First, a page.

In fact he turned over 22 for the Boat and busted me.

I guess the lesson I'll take is that all in straight up at the flop was probably better even if he would fold some of his range. A pot sized bet was probably not the most efficient way to extract more chips out of him if I was trying to keep him in the pot.

Does that seem like a resonable summary?
 
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Mon May 09, 2011, 12:25 AM
(#9)
JWK24's Avatar
Since: Jun 2010
Posts: 24,862
(Super-Moderator)
BronzeStar
Quote:
Originally Posted by OMGCBF View Post
@JW

In answer to your question
I'd only seen 2 hands to SD at this table with this player, he'd previously played an A-7 hearts against pocket 10's in a multi way for cheap entry in late pos and caught an Ace on the turn.

The other was him limp-calling with A-4 clubs in position, then calling the all in bet for 1/3 his stack on a 2 club board with only the flush draw. ( He was beaten when the BB aggressor on both streets showed down Aces).
Other than that he was relatively tight. Almost never open raising so I guess Tight passive?
Does that help at all?
Yes, it does help, because it really puts A 6 into his preflop range, along with Ax.
If the player yet to act would play any A, then I don't wait for the flop, I'd have shoved preflop on him and make him double you if he wants to draw to his cards. Letting him see the flop could put him ahead in the hand and that's what you don't want to do, because you're not letting KK go without an A on the board.
 
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Mon May 09, 2011, 12:31 AM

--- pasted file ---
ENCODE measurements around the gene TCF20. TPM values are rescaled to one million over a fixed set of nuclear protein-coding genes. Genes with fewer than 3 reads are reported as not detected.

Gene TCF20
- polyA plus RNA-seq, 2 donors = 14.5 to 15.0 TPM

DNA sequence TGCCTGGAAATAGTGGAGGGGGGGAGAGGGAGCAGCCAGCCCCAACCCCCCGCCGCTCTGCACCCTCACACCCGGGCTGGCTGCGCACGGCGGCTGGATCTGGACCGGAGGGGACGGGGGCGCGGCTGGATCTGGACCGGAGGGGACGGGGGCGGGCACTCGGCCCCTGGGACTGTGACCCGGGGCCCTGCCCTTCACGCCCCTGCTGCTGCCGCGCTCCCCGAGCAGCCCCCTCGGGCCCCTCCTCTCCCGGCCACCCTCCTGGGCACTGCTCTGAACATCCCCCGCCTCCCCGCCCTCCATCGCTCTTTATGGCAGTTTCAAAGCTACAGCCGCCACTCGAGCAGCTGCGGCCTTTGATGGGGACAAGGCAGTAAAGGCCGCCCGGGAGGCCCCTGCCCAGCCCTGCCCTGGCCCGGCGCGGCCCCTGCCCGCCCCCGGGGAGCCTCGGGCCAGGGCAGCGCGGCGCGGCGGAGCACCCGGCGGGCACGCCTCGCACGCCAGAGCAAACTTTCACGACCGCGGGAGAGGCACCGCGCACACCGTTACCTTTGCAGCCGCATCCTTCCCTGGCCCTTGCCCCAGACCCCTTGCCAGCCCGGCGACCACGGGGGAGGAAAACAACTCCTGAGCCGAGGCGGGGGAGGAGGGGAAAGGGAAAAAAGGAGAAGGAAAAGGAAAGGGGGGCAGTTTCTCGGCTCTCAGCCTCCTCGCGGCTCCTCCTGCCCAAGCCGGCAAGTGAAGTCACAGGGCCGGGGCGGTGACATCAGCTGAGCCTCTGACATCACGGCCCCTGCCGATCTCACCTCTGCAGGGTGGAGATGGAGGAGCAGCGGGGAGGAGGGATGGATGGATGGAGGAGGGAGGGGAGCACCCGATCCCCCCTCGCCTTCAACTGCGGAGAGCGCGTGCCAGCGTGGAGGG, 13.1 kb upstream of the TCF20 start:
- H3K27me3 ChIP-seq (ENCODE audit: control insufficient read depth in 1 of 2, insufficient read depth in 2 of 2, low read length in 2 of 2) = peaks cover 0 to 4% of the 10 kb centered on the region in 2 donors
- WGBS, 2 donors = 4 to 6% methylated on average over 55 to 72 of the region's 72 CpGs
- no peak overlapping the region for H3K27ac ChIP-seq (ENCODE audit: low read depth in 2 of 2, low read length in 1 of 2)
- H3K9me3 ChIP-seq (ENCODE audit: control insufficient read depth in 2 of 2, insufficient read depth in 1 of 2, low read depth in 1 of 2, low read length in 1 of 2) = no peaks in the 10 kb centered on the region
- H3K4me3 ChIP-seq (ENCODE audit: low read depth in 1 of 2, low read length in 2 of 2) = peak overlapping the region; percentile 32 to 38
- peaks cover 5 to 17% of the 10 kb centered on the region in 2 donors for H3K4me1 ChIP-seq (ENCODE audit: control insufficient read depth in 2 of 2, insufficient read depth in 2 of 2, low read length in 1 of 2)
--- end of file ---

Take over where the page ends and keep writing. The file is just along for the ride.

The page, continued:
(#10)
PanickyPoker's Avatar
Since: Sep 2010
Posts: 3,168
I think a smaller bet on the flop would have been better. If he called, just shove the turn no matter what. But I think the key point is that when you have KK with 14 big blinds in a tournament, you should never look for reasons to fold, or why you should have folded. If you lose, it doesn't change the fact that you played well.

If you want more validation, Google setmining. It's a tactic used in poker, and your villain here did it wrong. They actually played pretty bad, in my opinion, because they should have shoved preflop. Do some research on the concept of setmining, and you might understand what they did wrong. It might make you feel a bit better about your own play. Remember, poker is about making the least mistakes. When you make the least mistakes, you'll win more than you lose.
 
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Mon May 09, 2011, 12:34 AM
(#11)
PanickyPoker's Avatar
Since: Sep 2010
Posts: 3,168
Quote:
Originally Posted by JWK24 View Post
If the player yet to act would play any A, then I don't wait for the flop, I'd have shoved preflop on him and make him double you if he wants to draw to his cards. Letting him see the flop could put him ahead in the hand and that's what you don't want to do, because you're not letting KK go without an A on the board.
I disagree with this. When you're playing KK, you shouldn't be playing scared. I can understand this if you were on TT or AK, but if an ace flops, oh well. I think you lose a lot of value by shoving 14BB preflop with KK instead of setting up a go-and-go by raising to 3x or 4x, then shipping any flop, even if it has an ace. You'll get a lot of people calling the flop with way weaker hands than KK. It's also seems pretty much like guesswork to say that someone would call a 14x raise with any ace. I think the optimal play is to raise normally, but perhaps make the raise a bit bigger, like 6 big blinds if you're likely to get a lot of people calling a 3x open.

Last edited by PanickyPoker; Mon May 09, 2011 at 12:37 AM..